I love writing about these topics; not because they offer the thrills and chills of a great adventure movie, but because of necessity. Many small business owners and startups are so wrapped up in development and sales that they don’t understand why invoicing is necessary on the back end.
A Sale Isn’t Complete Until The Money Is In The Bank
Remember that line, always.
Six months ago I met with a client who had no billing system in place other than a sales slip left behind when product was delivered. He trusted that each customer would remit payment to the address on the sales slip, and rarely called to follow up. He had a mental list of clients, and [thought he] knew who didn’t pay him. He had an accountant, but the accountant only filed taxes based on the sales receipts provided by the owner and an estimated inventory.
It might, and if you do this, then you aren’t profitable.
I started working for this client after explaining that billing his customers via a standard system like QuickBooks will track sales, inventory, customer usage data, will provide a list of delinquent customers, and much more. He was at first reluctant because “my accountant handles it”. When we implemented an accounting system, we were able to show an increase in cash on hand. Why? Billing. We started billing every customer after the sale was made, according to terms, and based on accurate customer data. We collected $25,000 in six months; an increase of $4,000 month over month from the previous six months.
Let’s discuss what information is needed for billing. If you have QuickBooks, or similar accounting software, then please refer to the article on said topic. If you are like the dozens of others who may not want to use QuickBooks, then a simple Excel spreadsheet can be developed to generate invoices.
When you get a bill in the mail, what information are you looking for? On the payables side, we want to know:
- Who billed me
- What did I buy
- What is the purchase order number
- When did I buy it
- How many did I buy
- How much is it
- Where do I send my money
- When is it due
Elementary, I know, but if your invoice doesn’t answer these questions- you may never see your money if you didn’t collect at the point of sale.
There are many other pieces of information to include on your invoice, such as account numbers, invoice number, order number, and more, that could help track the order, delivery, and payment.
Invoices vs. Statements
An invoice is a document which represents a single transaction with one or more part numbers on the order.
A statement is a document which identifies a group or series of transactions in a certain period.
Some companies will send a monthly statement, outlining the customer’s monthly transactions. For the purposes of your accounts receivable and accounts payable, we advise sending transactional invoices and only paying vendors from an invoice which references a purchase order number (more on this later).
When do you send the bill? Easy- the day goods are shipped to the customer, an invoice should be generated with the date of shipment as the invoice date. The longer you wait to send an invoice, the longer your customer will take to make a payment. The invoice should clearly be marked with payment terms and due date, along with remittance instructions.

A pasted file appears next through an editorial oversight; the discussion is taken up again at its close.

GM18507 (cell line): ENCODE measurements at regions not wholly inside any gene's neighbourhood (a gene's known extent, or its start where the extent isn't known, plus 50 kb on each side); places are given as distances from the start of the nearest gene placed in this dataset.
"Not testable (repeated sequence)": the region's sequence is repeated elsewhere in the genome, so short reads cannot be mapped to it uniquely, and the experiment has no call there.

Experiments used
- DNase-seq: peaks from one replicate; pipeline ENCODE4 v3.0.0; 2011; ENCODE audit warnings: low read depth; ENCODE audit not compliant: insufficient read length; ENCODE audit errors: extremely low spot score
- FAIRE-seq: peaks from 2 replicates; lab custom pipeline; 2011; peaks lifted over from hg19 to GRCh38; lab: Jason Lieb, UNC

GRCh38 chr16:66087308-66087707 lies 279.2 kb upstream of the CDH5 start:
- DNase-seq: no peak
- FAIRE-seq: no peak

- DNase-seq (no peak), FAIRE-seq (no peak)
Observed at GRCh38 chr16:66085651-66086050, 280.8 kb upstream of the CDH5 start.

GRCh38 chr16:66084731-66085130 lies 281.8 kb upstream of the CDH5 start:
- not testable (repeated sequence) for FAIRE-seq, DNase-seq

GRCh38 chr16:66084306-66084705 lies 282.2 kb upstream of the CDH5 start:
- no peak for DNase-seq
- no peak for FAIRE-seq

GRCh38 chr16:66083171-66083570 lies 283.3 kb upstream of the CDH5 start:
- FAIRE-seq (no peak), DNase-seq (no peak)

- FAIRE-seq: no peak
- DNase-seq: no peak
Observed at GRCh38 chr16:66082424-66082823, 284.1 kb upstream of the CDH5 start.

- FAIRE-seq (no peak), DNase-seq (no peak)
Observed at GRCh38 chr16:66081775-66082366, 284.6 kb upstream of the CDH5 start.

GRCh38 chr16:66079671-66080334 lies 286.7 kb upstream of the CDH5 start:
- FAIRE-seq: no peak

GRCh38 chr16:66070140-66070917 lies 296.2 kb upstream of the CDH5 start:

When you generate the invoice, it should be immediately sent by the end of the day of the invoice date.
But…. We leave an invoice at the time of delivery!
This isn’t an invoice, and shouldn’t be considered one. I advise clients to never pay based on a document left at a location and not sent through the mail, email, or fax to the accounting department. It is fine to leave a document for your customer or their location to receive product, but it should be considered only a shipping document. In the case of my story above, I advised this client to leave the shipping slip, and upon successful delivery the office staff will generate an official invoice. We will discuss payables later, but always send an invoice.
My customer gave me a credit card to charge upon delivery
Great! A document should still be generated showing a paid transaction. Consider the invoice to be a legal document from which your customer knows a legitimate sale was made. I always suggest that an invoice be generated for accounts receivable to be offset by the payment being made.
Obtaining Purchase Order Numbers
I always strongly advise sales staff to ask for a purchase order (PO) number when closing a sale. This could be a number issued by the customer, or code generated to link the invoice with the customer’s transaction. It can also be used by your accounts receivable team to research past transactions. Purchase orders are extremely important to both the accounts receivable and payable process. Without PO’s, the transaction cannot be tracked and may not be paid. I have personally been told by very large companies that if there is no PO, then the transaction didn’t happen. There is no reason for your sales force to not obtain a PO.
Thank you for reading. Now go get paid!
There’s much more to it than this. We are happy to help with any questions or issues with your invoicing process.
This information is based on the experience of Ryan Dietrich, consultant and principal at Finance Jack, LLC. Ryan has over 10 years of strategic management accounting experience, and has led finance activities at Fortune 500 companies and small businesses alike. Ryan has developed policy, managed risk, and led teams at all levels. Finance Jack focuses on strategic management in the accounting and finance areas of small business, startups, and scaleups. To contact Ryan Dietrich please email firstname.lastname@example.org.